Facts, Solutions, Case Studies, and Calls to Action
- Collection Type:
- Zambia, Sudan, Multiple Countries, Mali, India, Bangladesh
- Deliver For Good
Facts, Solutions, Case Studies, and Calls to Action
Full citation: IDLO, "Accessing Justice: Models, Strategies and Best Practices on Women's Empowerment," IDLO REPORT (2013). - This paper highlights some of the challenges and solutions for women’s access to justice in diverse legal systems. It shows that women face structural and cultural barriers to accessing justice – insufficient knowledge of rights and remedies, illiteracy or poor literacy, and lack of resources or time to participate in justice processes. This is all the more so as women usually have intensive family responsibilities. Even where women can access the formal justice sector, the outcomes of the process often fall far short of those envisaged by international standards, particularly with regard to property rights, inheritance, divorce and child custody, and spousal abuse. Focusing on legal empowerment as a way to improve both access to justice and the quality of justice women receive, the study presents strategies and best practices in both formal and informal justice systems. Legal empowerment approaches share one core concept: using the law to enable disadvantaged groups to access justice and realize basic rights. They include legal education; legal aid services; support for non-discriminatory dispute resolution fora to complement or supplement informal systems; training of paralegals; and rights awareness. In considering whether such approaches can improve the quality of justice women receive, Accessing Justice brings together a number of IDLO-sponsored case studies in Afghanistan, India, Namibia, Rwanda, Mozambique, Tanzania, Morocco, Papua New Guinea and the Solomon Islands. These highlight a variety of lessons for development practitioners, both in terms of engagement with the informal legal sector and, more generally, for the use of legal empowerment and top-down / bottom-up strategies. In an appropriate context, carefully designed legal empowerment strategies may constitute a valuable contribution to improving women’s access to justice.
[Threats to Women’s Land Tenure Security and Effectiveness of Interventions - Annotated Bibliography]
Full citation: James Petras & Henry Veltmeyer (2001) Are Latin American peasant movements still a force for change? Some new paradigms revisited, The Journal of Peasant Studies, 28:2, 83-118.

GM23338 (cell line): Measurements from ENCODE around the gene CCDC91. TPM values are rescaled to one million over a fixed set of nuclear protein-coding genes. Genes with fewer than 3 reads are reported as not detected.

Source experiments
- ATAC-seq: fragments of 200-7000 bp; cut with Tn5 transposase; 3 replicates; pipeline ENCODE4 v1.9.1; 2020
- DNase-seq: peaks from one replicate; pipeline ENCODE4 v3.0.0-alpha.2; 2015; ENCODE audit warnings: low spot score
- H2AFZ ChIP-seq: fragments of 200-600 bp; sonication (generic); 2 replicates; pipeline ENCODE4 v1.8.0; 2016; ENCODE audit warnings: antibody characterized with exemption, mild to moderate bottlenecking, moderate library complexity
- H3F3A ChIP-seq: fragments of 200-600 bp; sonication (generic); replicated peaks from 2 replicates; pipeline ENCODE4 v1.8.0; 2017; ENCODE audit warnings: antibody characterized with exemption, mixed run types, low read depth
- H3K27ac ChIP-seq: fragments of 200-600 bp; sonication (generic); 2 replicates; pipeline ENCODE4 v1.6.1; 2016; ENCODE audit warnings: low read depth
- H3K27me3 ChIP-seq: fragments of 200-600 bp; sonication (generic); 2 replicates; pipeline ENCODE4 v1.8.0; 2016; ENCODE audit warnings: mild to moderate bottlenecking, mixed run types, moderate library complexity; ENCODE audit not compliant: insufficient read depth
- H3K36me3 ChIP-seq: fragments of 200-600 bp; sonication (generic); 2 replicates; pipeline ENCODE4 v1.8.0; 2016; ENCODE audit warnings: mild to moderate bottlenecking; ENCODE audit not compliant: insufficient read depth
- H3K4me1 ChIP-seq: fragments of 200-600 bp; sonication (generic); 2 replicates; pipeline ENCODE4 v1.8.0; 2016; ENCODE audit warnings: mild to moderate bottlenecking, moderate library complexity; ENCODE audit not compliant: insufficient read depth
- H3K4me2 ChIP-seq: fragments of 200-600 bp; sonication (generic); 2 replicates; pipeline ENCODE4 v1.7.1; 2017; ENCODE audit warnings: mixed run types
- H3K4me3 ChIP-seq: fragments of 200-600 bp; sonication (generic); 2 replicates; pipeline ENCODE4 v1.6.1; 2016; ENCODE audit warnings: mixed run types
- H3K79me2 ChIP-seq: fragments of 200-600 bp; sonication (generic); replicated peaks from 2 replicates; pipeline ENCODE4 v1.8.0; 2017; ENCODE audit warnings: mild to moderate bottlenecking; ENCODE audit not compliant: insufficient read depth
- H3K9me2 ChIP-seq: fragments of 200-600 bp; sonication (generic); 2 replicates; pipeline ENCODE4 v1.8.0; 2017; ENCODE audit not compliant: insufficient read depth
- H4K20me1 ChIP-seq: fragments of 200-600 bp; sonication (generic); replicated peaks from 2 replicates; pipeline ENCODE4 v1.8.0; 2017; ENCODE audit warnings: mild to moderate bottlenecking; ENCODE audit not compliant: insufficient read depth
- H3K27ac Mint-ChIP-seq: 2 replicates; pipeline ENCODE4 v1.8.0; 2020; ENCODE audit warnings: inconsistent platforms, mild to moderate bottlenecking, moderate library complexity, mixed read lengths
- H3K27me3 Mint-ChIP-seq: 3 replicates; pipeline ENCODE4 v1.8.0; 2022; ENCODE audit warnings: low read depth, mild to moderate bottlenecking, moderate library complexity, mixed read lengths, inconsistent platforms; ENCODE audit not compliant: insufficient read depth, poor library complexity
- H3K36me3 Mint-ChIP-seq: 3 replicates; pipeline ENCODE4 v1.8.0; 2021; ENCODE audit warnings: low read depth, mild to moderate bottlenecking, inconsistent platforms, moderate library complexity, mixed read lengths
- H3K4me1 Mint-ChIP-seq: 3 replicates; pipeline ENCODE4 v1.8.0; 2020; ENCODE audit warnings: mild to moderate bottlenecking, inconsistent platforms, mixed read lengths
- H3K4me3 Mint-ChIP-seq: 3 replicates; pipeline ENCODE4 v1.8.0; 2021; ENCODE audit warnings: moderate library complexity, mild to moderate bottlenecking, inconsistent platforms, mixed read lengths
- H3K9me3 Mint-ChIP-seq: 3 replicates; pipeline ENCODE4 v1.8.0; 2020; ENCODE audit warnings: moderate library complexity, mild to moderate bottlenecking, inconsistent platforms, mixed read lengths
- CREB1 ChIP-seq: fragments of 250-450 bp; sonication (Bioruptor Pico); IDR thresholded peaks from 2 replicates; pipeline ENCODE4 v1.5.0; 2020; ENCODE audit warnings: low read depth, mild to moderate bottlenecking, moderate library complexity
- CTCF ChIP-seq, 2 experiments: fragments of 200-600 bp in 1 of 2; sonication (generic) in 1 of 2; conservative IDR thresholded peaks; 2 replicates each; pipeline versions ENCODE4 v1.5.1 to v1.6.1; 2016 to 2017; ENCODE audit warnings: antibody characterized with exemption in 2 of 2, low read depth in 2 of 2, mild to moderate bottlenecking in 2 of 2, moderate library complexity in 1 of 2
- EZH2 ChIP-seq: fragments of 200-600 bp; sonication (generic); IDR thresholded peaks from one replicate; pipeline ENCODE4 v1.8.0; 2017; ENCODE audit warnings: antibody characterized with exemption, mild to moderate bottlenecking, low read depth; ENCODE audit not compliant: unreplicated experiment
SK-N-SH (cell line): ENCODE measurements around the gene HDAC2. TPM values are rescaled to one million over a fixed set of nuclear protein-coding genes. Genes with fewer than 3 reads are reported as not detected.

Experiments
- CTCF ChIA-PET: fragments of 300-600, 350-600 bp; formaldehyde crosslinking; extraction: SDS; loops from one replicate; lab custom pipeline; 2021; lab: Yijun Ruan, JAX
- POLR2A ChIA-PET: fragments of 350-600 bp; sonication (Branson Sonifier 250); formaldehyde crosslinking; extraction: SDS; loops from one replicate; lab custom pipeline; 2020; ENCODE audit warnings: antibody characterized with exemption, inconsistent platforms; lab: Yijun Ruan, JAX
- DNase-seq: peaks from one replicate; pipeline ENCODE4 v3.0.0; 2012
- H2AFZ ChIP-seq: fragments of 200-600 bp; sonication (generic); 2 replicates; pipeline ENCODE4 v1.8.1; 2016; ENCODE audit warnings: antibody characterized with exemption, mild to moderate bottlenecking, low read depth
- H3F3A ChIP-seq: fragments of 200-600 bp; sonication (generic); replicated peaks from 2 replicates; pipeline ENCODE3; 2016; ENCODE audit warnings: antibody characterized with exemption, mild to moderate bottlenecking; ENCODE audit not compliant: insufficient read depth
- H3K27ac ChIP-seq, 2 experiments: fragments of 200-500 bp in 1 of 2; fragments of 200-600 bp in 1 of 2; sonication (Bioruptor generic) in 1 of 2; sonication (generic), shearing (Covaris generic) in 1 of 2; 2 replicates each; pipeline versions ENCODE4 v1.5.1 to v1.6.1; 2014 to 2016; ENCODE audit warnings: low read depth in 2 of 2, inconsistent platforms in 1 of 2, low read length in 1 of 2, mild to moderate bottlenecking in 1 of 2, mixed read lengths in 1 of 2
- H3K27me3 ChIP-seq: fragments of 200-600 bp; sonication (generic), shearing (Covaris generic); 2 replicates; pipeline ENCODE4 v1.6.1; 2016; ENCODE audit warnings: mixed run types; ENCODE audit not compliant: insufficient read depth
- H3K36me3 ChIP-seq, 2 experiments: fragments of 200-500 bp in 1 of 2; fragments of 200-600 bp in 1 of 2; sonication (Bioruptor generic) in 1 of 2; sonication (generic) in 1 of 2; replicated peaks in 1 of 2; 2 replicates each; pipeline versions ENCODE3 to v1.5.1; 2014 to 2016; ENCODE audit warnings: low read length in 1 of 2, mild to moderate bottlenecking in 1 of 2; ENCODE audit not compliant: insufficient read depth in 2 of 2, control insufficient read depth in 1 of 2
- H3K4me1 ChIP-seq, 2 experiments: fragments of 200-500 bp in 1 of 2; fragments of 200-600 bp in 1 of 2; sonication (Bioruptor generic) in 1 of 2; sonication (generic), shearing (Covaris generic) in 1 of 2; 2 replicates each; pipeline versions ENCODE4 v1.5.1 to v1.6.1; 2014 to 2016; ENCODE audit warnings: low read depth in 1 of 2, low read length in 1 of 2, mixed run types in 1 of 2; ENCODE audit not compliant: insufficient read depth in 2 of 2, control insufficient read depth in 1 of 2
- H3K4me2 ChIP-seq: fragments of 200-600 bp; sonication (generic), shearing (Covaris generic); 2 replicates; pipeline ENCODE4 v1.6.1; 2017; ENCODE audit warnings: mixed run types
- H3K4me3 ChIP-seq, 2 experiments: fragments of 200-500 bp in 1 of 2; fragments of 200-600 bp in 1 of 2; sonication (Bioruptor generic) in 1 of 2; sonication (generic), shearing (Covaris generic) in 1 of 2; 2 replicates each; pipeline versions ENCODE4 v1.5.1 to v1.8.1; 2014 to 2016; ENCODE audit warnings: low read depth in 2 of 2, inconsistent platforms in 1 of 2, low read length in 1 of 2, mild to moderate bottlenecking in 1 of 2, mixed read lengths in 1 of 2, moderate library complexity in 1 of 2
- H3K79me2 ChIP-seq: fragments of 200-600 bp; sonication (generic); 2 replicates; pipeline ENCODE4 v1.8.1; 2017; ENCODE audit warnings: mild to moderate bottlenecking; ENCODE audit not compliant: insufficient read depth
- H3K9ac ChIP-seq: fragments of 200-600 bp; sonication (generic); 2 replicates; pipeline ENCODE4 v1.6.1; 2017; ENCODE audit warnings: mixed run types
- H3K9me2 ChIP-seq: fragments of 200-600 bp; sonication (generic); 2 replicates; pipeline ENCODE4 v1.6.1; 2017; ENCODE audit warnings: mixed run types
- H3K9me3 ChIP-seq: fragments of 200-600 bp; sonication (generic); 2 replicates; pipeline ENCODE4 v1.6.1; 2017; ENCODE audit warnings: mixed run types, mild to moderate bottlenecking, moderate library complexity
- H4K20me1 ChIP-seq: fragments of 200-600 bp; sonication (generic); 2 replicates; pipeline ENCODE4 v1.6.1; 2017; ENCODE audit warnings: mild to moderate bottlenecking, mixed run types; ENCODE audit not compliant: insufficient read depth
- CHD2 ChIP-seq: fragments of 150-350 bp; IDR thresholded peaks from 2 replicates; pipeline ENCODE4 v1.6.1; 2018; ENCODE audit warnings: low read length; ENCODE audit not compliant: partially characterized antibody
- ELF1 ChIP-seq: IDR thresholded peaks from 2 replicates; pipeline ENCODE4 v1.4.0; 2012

Full Citation: Benschop, M., "Are Women's Equal Rights to Land, Housing and Property Implemented in East Africa?" UNHABITAT Report (April 2002).
Full citation: Oduro, A., Deere, C. D., and Catanzarite, Z., "Assets, Wealth and Spousal Violence: Insights from Ecuador and Ghana," 12 GENDER ASSET GAP PROJECT WORKING PAPER (August 2012).
Full citation: Slavchevska, V., De la O Campos, A. P., Brunelli, C., & Doss, C. (2017). Beyond Ownership: Tracking progress on women’s land rights in Sub-Saharan Africa. In Paper presented at the World Bank Land and Poverty Conference, Washington DC, March 20-24.
Full citation: Galik, C. S., & Jagger, P. (2015). Bundles, Duties, and Rights: A Revised Framework for Analysis of Natural Resource Property Rights Regimes.
Full citation: Dookie, C., Lambrou, Y., and Petrics, H., "CEDAW: A Tool for Gender-Sensitive Agriculture and Rural Development Policy and Programme Formulation," FAO PUBLICATION (FAO, 2013).
Full citation: Palmer, R., "Challenges in Asserting Women's Land Rights in Southern Africa," GENDER WORKSHOP PRESENTATION (Mokoro, May 2009).
Full citation: German, L., Schoneveld, G. and Mwangi, E., "Contemporary Process of Large-Scale Land Acquisitions by Investors: Case Studies from Sub-Saharan Africa," 68 CIFOR OCCASSIONAL PAPER (2011).
Full citation: Hatcher, J., Meggiolaro, L. and Ferrer, C.S., "Cultivating Women's Rights for Access to Land," ACTIONAID AND INTERNATIONAL FOOD SECURITY NETWORK COUNTRY ANALYSIS REPORT (October 2005).